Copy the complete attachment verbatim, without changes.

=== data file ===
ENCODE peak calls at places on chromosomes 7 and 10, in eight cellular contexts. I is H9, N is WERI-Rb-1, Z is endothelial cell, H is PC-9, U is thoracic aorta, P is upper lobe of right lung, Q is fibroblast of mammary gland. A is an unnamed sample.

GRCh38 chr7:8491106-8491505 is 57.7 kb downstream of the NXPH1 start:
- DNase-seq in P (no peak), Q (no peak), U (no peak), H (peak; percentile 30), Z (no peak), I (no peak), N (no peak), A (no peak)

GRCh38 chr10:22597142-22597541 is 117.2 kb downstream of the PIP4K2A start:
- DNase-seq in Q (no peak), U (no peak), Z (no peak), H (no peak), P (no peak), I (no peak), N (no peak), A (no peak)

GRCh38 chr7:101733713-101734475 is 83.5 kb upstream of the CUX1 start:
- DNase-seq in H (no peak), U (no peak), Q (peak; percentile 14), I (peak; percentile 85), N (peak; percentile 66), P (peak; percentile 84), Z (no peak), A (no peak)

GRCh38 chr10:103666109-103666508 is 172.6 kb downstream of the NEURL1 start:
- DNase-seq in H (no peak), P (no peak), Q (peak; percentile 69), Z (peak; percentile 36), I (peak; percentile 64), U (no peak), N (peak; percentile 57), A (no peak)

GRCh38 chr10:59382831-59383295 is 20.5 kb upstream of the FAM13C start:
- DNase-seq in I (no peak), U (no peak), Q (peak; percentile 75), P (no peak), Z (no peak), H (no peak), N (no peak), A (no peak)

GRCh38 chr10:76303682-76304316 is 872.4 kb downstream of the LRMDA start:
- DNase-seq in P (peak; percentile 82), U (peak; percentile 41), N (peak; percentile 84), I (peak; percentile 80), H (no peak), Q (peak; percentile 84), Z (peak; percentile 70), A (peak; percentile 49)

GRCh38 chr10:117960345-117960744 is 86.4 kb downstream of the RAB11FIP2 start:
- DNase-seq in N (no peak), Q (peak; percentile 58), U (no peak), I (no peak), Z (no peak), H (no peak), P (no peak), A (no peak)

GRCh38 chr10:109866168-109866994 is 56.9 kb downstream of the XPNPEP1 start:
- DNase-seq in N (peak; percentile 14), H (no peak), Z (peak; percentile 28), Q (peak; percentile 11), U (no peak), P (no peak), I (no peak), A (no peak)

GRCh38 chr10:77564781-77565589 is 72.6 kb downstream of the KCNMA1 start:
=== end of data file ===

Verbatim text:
ENCODE peak calls at places on chromosomes 7 and 10, in eight cellular contexts. I is H9, N is WERI-Rb-1, Z is endothelial cell, H is PC-9, U is thoracic aorta, P is upper lobe of right lung, Q is fibroblast of mammary gland. A is an unnamed sample.

GRCh38 chr7:8491106-8491505 is 57.7 kb downstream of the NXPH1 start:
- DNase-seq in P (no peak), Q (no peak), U (no peak), H (peak; percentile 30), Z (no peak), I (no peak), N (no peak), A (no peak)

GRCh38 chr10:22597142-22597541 is 117.2 kb downstream of the PIP4K2A start:
- DNase-seq in Q (no peak), U (no peak), Z (no peak), H (no peak), P (no peak), I (no peak), N (no peak), A (no peak)

GRCh38 chr7:101733713-101734475 is 83.5 kb upstream of the CUX1 start:
- DNase-seq in H (no peak), U (no peak), Q (peak; percentile 14), I (peak; percentile 85), N (peak; percentile 66), P (peak; percentile 84), Z (no peak), A (no peak)

GRCh38 chr10:103666109-103666508 is 172.6 kb downstream of the NEURL1 start:
- DNase-seq in H (no peak), P (no peak), Q (peak; percentile 69), Z (peak; percentile 36), I (peak; percentile 64), U (no peak), N (peak; percentile 57), A (no peak)

GRCh38 chr10:59382831-59383295 is 20.5 kb upstream of the FAM13C start:
- DNase-seq in I (no peak), U (no peak), Q (peak; percentile 75), P (no peak), Z (no peak), H (no peak), N (no peak), A (no peak)

GRCh38 chr10:76303682-76304316 is 872.4 kb downstream of the LRMDA start:
- DNase-seq in P (peak; percentile 82), U (peak; percentile 41), N (peak; percentile 84), I (peak; percentile 80), H (no peak), Q (peak; percentile 84), Z (peak; percentile 70), A (peak; percentile 49)

GRCh38 chr10:117960345-117960744 is 86.4 kb downstream of the RAB11FIP2 start:
- DNase-seq in N (no peak), Q (peak; percentile 58), U (no peak), I (no peak), Z (no peak), H (no peak), P (no peak), A (no peak)

GRCh38 chr10:109866168-109866994 is 56.9 kb downstream of the XPNPEP1 start:
- DNase-seq in N (peak; percentile 14), H (no peak), Z (peak; percentile 28), Q (peak; percentile 11), U (no peak), P (no peak), I (no peak), A (no peak)

GRCh38 chr10:77564781-77565589 is 72.6 kb downstream of the KCNMA1 start: